A fraternity member at the University of Nebraska at Lincoln is facing expulsion from Delta Tau Delta and a college investigation after he marched around campus in camouflage waving a Confederate flag, the Lincoln Journal Star reports.
A university employee took a video of the incident after she was disturbed to see the fraternity parade past her office. The march was apparently an effort to raise money for military veterans. A screen shot from that video published by the Journal Star shows two men leading a group of at least 20 people. Another person in the march is waving an American flag, and several appear to be wearing camo.
A chapter spokesman told the Journal Star that the Confederate flag was destroyed and that the march lasted less than five minutes.The spokesman expects that student to be expelled from Delta Tau Delta. The university's judicial affairs department is investigating, as is the national office of Delta Tau Delta.
A brawl at St. Louis Community College is filmed and goes viral; campus is stunned both by the fighting (especially by a woman who puts down a young child to participate) and the racial comments that have spread online.
The University of California at San Diego has agreed to institute new procedures to prevent racial harassment and to investigate allegations of such harassment, The San Diego Union-Tribune reported. The moves settled investigations by the U.S. Departments of Justice and Education. The inquiries started after several racial incidents, including a "Compton cookout," an off-campus party that mocked Black History Month by having students dress in the stereotypical attire of poor black people.
Officials at Thompson Rivers University, in Canada, are apologizing for the actions of a staff member who tore down a student's photograph (part of a student exhibition) showing a woman in Islamic dress and holding a bra, CBC News reported. The woman in the photograph has her face and body covered, and is holding and looking at a bra. Saudi officials have criticized the photograph. A statement from Thompson Rivers said that "the university is committed to honoring artistic expression and on a campus with many international stakeholders it is important that we balance cultural sensitivity with freedom of speech, and we value the conversations that this piece of art and all our others inspire."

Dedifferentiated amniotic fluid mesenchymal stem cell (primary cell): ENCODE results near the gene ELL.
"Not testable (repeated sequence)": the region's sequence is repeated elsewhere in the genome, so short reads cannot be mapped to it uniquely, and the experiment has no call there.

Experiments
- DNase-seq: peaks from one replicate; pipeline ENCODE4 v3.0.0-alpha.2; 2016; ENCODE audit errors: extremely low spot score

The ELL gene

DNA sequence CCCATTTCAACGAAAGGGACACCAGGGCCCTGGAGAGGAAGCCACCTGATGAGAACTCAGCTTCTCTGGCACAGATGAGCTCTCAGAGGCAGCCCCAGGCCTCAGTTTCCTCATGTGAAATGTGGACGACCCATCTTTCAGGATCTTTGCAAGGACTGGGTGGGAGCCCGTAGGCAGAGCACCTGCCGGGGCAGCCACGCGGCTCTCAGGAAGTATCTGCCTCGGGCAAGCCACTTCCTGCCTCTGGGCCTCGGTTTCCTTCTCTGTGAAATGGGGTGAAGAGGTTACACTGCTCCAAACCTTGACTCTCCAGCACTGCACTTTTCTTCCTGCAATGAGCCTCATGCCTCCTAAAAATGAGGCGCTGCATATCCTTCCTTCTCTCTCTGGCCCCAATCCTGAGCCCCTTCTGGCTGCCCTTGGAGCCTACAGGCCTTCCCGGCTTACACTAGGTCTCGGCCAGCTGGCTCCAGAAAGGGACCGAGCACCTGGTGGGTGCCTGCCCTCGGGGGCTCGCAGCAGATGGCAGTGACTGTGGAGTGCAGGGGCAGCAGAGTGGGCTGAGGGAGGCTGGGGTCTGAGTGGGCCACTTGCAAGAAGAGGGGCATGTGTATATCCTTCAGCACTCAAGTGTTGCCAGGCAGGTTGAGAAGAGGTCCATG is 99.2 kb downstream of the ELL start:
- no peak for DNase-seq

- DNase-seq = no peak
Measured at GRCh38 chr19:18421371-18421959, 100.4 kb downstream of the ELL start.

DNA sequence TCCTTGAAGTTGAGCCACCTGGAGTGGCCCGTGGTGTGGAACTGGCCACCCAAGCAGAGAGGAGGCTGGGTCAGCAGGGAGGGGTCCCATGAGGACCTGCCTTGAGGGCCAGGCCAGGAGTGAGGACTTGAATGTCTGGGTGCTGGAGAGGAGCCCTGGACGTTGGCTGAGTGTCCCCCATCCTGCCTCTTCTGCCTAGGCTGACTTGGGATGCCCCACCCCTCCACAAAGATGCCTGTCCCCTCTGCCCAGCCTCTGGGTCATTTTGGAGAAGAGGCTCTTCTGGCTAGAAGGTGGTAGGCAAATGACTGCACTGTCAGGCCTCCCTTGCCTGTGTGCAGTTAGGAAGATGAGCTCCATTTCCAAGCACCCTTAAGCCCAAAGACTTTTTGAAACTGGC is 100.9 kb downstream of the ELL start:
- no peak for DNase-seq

Some alumni of Gonzaga University have organized a petition drive to ask the institution to rescind its invitation to Archbishop Desmond Tutu, the Anglican cleric who was a leader in the fight to defeat apartheid, saying that his views are inconsistent with Gonzaga's Roman Catholic teachings. Hundreds of alumni have signed the petition that notes Archbishop Tutu's support in South Africa for legal abortion and gay marriage rights. "There are gifted and accomplished leaders from many fields who would be far more appropriate choices to receive such an honor from Gonzaga University. Instead Gonzaga has chosen prestige over principles and popularity over morality," the petition says. The university has not formally responded to the petition drive. When Gonzaga announced its selection of commencement speaker, the press release called Archbishop Tutu "an inspirational voice for justice, peace, truth and reconciliation throughout his ministry."
The student newspaper in the last week has run columns endorsing and criticizing the choice of speaker. "Tutu's public support for abortion, homosexual 'marriage' and contraception clearly identify him as a person who should receive no awards, honors or platforms from a Catholic institution," said one letter. But another wrote to say that many of the Catholic students at Gonzaga in fact share Archbishop Tutu's views, and that the university shouldn't reject graduation speakers who differ with church leaders. "It is especially the beauty of a Jesuit university such as this, encouraging healthy and intelligent discussions, not discrediting someone because we disagree. Last time I checked, disagreeing with Church doctrine didn’t mean you couldn’t participate, unless, of course, the Inquisition is still flourishing," said the author of that letter.